Wednesday, November 14, 2012

Zechariah 7 & 8 - Repentance Urged, Blessings Promised

LINK: Zechariah 7 & 8


Almost two years after the night visions in the previous chapters on December 7, 518 B.C., Zechariah gave three messages to the people. For the last 70 years, the people in captivity had been holding a fast in July/August to remember the destruction of Jerusalem by Nebuchadnezzar (2 Kings 25:8-10) and a fast in September/October commemorating the death of Gedaliah, governor of Judah, during a time of civil strife after the fall of Jerusalem (Jeremiah 41:2). They came to the temple to ask if they had to continue fasting now that the temple was being rebuilt. Here is the gist of the three messages:

1) They were rebuked for fasting and feasting (Leviticus 23, Deuteronomy 12) out of formalism and for themselves rather than for the Lord (7:5-6).

2) They were exhorted to administer justice and show mercy and compassion toward all because the previous generation had hearts as hard as flint (KJV says "adamant stone"). Because of this, God did not hear their prayers (7:13), dispersed them among the nations (7:14a), and desolated their land (7:14b). Yesterday's reflection and application relate to this.

3) They were promised blessing in the future when God would bring them back, and He would dwell in the midst of Jerusalem and be their God in truth and righteousness. Their fasting would be turned to feasting, and they would be a blessing to "all languages and nations"(8:13, 22- 23; Genesis 12:1-3!). Therefore, Zechariah encouraged them to finish the work on the temple and not to be afraid.


I have been saying since Genesis 12:1-3 that part of God's plan has been from the beginning that God wants to redeem all peoples. I have attempted over the entire two years of Old Testament studies to point out this "bottom line" blessing of the Bible.

If I haven't convinced you of this thread running throughout the entire Old Testament, Warren Wiersbe's summary of 8:20-23 should:

The Gentiles will be redeemed (Zech. 8:20–23). God called Abraham and established the nation of Israel so His people would witness to the Gentiles and lead them to faith in the true God (Gen. 12:1–3). In setting apart one nation, God was seeking to reach a whole world. Many of the great events in Jewish history recorded in Scripture had behind them a witness to “the whole world”: the plagues of Egypt (Ex. 9:16); the conquest of Canaan (Josh. 4:23–24); God’s blessing of the nation (Deut. 28:9–11); and even the building of the temple (1 Kings 8:42–43). When David killed Goliath, he announced that God would give him victory so “that all the earth may know that there is a God in Israel” (1 Sam. 17:46). 
But Israel failed in her mission to the Gentiles. Instead of the Gentile nations coming to worship the true God of Israel, the Jews forsook Jehovah and worshiped the false gods of the Gentile nations. The “court of the Gentiles” in Herod’s temple became a market where Jews visiting Jerusalem from other countries could exchange their money and buy approved sacrifices. However, before we criticize the Jews too much, we had better examine the track record of the church when it comes to winning the lost at home and taking the Gospel to nations abroad.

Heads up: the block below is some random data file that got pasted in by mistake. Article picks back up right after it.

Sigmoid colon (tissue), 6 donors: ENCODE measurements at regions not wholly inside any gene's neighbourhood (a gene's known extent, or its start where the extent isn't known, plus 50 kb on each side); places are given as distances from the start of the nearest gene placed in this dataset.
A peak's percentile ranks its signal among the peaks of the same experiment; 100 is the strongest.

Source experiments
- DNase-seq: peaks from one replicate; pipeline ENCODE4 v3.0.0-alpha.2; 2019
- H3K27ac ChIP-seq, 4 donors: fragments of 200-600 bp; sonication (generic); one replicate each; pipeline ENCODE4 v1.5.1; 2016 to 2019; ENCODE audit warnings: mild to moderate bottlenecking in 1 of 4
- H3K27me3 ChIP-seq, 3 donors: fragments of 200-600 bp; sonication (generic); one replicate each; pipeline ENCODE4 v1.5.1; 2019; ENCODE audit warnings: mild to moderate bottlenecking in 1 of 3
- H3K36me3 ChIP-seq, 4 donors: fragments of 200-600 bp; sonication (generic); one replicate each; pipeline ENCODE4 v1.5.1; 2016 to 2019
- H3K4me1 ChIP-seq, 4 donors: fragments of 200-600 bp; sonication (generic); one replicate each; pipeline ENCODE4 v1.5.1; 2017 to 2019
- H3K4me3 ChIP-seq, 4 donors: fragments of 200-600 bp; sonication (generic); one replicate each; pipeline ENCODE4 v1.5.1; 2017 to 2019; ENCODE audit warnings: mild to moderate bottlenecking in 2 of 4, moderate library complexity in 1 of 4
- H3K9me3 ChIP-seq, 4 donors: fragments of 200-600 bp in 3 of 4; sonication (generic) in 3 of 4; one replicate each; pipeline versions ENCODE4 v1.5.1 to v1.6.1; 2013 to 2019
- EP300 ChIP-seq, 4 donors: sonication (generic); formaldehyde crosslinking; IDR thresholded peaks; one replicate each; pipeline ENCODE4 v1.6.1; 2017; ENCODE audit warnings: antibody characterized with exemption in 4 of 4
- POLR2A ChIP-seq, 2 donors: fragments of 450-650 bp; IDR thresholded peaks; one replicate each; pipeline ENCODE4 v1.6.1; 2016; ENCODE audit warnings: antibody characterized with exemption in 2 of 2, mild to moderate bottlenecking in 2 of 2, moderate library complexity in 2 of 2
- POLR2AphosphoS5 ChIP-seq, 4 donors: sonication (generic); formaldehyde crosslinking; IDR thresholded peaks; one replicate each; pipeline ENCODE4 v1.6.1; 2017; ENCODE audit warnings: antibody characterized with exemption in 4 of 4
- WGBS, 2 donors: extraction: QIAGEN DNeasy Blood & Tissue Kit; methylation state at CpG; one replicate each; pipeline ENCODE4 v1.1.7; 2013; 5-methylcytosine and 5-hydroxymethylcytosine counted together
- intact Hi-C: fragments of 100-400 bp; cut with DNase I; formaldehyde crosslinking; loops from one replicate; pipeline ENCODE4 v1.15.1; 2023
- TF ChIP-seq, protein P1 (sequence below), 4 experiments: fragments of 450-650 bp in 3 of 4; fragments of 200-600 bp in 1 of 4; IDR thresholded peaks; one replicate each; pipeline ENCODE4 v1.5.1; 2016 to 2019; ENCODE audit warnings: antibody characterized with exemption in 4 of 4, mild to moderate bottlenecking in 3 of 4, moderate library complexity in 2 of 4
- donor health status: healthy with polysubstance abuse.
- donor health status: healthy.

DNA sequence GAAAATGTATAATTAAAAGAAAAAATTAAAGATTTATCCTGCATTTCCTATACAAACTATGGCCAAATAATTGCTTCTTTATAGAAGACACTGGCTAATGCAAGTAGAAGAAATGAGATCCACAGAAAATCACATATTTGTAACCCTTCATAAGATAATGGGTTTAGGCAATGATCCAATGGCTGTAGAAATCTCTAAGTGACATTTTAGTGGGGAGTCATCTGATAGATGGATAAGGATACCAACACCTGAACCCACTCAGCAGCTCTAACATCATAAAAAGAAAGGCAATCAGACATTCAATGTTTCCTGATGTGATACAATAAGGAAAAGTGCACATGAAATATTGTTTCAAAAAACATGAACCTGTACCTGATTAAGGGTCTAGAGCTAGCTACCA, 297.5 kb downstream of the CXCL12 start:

When Messiah restores His people and establishes His kingdom, the Gentiles will trust the true and living God and come to Jerusalem to worship Him. Isaiah saw a river of Gentiles “flowing” into the city (Isa. 2:1–5) and Micah used the same figure (Micah 4:1–5). Zechariah describes a scene in which ten men (a Hebrew expression for “many men”) will take hold of one Jew and beg to go with him to the temple!  
It’s a wonderful thing when God so blesses His people that others want what God’s people have. “We have heard that God is with you” (Zech. 8:23). This sounds like what should happen in our local churches when an unbeliever beholds our worship of the Lord. “He will be convinced by all that he is a sinner and will be judged by all, and the secrets of his heart will be laid bare. So he will fall down and worship God, exclaiming, ‘God is really among you!” (1 Cor. 14:24–25, niv) 
“I say then,” wrote Paul, “has God cast away His people? Certainly not!” (Rom. 11:1, nkjv) There’s a bright and blessed future for God’s people Israel, even though the nation has been oppressed and persecuted by the Gentiles, some of whom claimed to be Christians. Our privilege is to love them, pray for them, and tell them that their Messiah, Jesus Christ, has come and will save them if they trust in Him. The Gospel of Christ is still “the power of God for salvation to everyone who believes, for the Jew first and also for the Greek” (Rom. 1:16, nkjv).

Wiersbe, W. W. (1997). Be heroic (128)


Where do you fit into God's global purpose?


Lord, we praise You for Your purpose which is so clear in Scripture. Bring us to application of and action upon Your Word today. We ask this in Jesus' name. Amen.
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